Thursday, 8 August 2013

Mystery of the Orange Headed Starling!

If you had read yesteray's post, you would have seen a photo of a young Starling with a orange head and as I said then, it probably was caused by pollen.  Since yesteray I have managed to learn a lot more about how this came about.  I am putting my original photo on again so that those reading it will know what I am referring to especially if you have not read my post yesteday. (shame on you!)


 
This young Starling above was photgraphed by me at
Groomsport, County Down.
 
Over the past few weeks BirdWatch Ireland HQ has been receiving lots of phone calls and emails about strange birds with bright orange heads that have been visiting gardens around Ireland.  They tend to flock with Starlings and House Sparrows and can be quite numerous in some areas, though they can’t be found in any field guides.
Rather than being some exotic new visitor, these in fact ARE Starlings and House Sparrows that have been feeding on a plant called New Zealand Flax (Phormium tenax).  Though native to New Zealand, this species has been planted commonly in gardens around the country and has even become naturalised in the wild in many areas.  Its high antler-like flower-stalks which grow out from the centre of a fan of long, narrow leaves are highly distinctive and will be familiar to many people. 


Above is the head of an New Zealand Flax plant.  We are used to plants being pollinated by insects and even by the wind, but New Zealand Flax uses another method: it is pollinated by birds.  The tubular flowers produce a rich, sweet nectar that many birds find irresistible.  As they stick their beaks down into the flowers to feed, a small brush-like appendage dusts the tops of the birds’ heads with brightly coloured pollen, staining it a vivid orange or red colour.  When they move on to feed from another flax flower, these birds bring the pollen with them, helping the plant to reproduce.

 
 Starlings on a New Zealand plant. 
 
Thanks to Chris Murphy from NatureTrek & Limosa Holidays
who gave me permission to use this photo.

In New Zealand the main pollinator is a unique native bird called the Tui Prosthemadera novaeseelandiae (see below), which has even evolved a beak with exactly the same curvature as the flax flower to allow it to feed more easily.  We don’t have any Tuis in Ireland, so the plants have to make do with the Irish birds, mainly Starlings and House Sparrows, that have learned that flax nectar is a good source of food.  The staining on the bird’s crown feathers is only temporary and doesn’t cause them any discomfort or harm: they are probably completely unaware of how odd they look to our eyes. 
 
File:Prosthemadera novaeseelandiae -Waikawa, Marlborough, New Zealand-8 (2).jpg
                                                                           Tuli
It is not at all surprising that people think they have seen a new species of bird, as the addition of such a vivid splash of colour to otherwise rather drab and muted species really catches the eye and stands out as something unusual.  It will be interesting to see whether this feeding behaviour spreads to other bird species and whether it aids the spread of this invasive plant species in Ireland.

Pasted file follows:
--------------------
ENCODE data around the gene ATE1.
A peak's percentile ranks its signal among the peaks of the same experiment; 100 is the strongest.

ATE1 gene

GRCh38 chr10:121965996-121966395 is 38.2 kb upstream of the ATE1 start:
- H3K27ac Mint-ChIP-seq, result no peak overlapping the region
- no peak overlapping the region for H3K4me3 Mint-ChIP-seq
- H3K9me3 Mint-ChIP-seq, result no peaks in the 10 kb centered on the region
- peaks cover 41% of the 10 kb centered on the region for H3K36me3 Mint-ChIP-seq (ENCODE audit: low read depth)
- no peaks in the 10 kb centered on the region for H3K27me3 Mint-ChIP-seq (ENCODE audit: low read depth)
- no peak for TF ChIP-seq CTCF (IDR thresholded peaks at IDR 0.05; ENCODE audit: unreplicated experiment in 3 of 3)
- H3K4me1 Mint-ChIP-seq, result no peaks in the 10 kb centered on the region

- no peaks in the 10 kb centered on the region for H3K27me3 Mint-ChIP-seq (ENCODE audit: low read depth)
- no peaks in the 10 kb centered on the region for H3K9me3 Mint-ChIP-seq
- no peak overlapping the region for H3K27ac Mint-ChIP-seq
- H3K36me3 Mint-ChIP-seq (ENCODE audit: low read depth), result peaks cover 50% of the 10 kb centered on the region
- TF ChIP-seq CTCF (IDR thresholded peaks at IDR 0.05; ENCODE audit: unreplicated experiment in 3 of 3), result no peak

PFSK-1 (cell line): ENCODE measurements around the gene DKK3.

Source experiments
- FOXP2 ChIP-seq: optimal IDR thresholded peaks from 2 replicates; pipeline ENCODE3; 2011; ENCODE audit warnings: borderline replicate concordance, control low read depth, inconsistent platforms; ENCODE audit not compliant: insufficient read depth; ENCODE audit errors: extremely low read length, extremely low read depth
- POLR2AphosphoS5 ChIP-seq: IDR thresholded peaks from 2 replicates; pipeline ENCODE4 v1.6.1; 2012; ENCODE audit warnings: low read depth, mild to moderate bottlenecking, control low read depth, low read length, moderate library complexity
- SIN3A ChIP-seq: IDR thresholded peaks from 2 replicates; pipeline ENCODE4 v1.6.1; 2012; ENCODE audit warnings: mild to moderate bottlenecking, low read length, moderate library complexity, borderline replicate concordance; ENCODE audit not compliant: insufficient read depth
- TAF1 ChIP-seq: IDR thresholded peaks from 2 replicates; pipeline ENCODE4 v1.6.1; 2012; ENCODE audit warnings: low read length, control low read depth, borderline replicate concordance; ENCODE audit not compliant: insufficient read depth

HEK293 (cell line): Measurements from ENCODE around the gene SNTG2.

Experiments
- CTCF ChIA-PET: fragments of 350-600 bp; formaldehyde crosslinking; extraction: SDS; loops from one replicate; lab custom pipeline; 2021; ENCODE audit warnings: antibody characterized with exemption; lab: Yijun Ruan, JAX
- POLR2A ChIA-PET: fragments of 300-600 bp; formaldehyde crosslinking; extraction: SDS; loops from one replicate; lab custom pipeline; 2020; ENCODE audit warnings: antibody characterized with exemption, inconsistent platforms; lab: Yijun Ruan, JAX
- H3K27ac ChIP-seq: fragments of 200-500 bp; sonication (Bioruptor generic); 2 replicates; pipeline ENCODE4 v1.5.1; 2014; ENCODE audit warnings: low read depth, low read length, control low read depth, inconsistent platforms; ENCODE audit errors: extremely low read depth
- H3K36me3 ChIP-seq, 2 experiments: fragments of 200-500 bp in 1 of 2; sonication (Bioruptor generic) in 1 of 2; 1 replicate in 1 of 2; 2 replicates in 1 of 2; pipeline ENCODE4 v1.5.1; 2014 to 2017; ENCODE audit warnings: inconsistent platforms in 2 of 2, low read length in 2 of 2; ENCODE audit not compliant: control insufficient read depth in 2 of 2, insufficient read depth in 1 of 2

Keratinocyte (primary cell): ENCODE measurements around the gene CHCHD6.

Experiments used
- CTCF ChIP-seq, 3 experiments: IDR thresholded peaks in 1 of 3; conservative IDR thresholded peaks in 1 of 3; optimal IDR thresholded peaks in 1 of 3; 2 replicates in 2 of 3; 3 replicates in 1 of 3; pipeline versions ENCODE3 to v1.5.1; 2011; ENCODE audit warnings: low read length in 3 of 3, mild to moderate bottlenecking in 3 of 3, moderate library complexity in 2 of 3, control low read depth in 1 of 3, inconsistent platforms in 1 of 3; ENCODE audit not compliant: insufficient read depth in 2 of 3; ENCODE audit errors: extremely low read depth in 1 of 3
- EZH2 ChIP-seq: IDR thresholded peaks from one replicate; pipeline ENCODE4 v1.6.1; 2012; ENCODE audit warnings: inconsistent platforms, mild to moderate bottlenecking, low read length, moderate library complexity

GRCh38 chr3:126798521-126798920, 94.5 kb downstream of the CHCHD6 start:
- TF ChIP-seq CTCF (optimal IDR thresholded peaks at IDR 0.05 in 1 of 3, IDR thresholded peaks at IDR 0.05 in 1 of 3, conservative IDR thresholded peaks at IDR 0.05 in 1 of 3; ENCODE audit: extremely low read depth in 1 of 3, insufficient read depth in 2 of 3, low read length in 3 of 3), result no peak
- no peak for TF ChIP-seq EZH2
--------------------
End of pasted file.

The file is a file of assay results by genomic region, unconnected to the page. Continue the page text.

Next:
I hope you enjoyed the up date from yesterday's post. 
Thank you for visiting today.
MANY THANKS TOO ALL who left comments on any of my blogs yesterday.

17 comments:

  1. Very interesting and wonderful captures!

    ReplyDelete
  2. How interesting! The starling looks quite exotic with the red hat. I love the tuli in the last shot.

    ReplyDelete
  3. It amazes me the things that pollen can stain - my wife loves lilies and we often get them as cut flowers - but we also cut out the stamens to stop the pollen from staining everything they touch!

    Cheers - Stewart M

    ReplyDelete
  4. I've seen this before- they look amazing don't they?

    ReplyDelete
  5. Fascinating explanation! Pollen can stain, that's for sure.

    ReplyDelete
  6. Well, that's a mystery solved. That New Zealand bird is gorgeous.

    ReplyDelete
  7. Some great photos - fascinating to read about the starling and see the photos. Have read about birds getting pollen markings before but never seen any around here. Great post :)

    ReplyDelete
  8. Hi! Nice captures. It's very interesting that starlings would carry pollens. The last photo is breathtaking beautiful.

    ReplyDelete
  9. that is just COOL! thanks for adding more detail for us!

    ReplyDelete
  10. oh how cool....awesome images!!

    ReplyDelete
  11. Hi Margaret,
    Great photos of these beautiful birds.
    Last picture is sublime.

    Greetings Irma

    ReplyDelete
  12. You guessed it! And you knew it all along, bravo! The bird's beak evolving to match the flower is incredible, I wounder ho long it has been taking to evolve that...

    ReplyDelete
  13. Isn't nature amazing! I love the NZ Flax's colour and the Tuli is a gorgeous bird, CM's shot is totally awesome. Your research paid off-you are quite amazing!

    ReplyDelete
  14. How amazing! I'll keep an eye out.....

    ReplyDelete
  15. They have cross bred with the pollen, interesting?

    ReplyDelete
  16. Thank you for solving that mystery Margaret. I haven't heard of this plant in England yet but if I see any orange headed birds i'll now know what's happening.

    ReplyDelete
  17. Gorgeous Tuli . . . my first time seeing one . . .

    ReplyDelete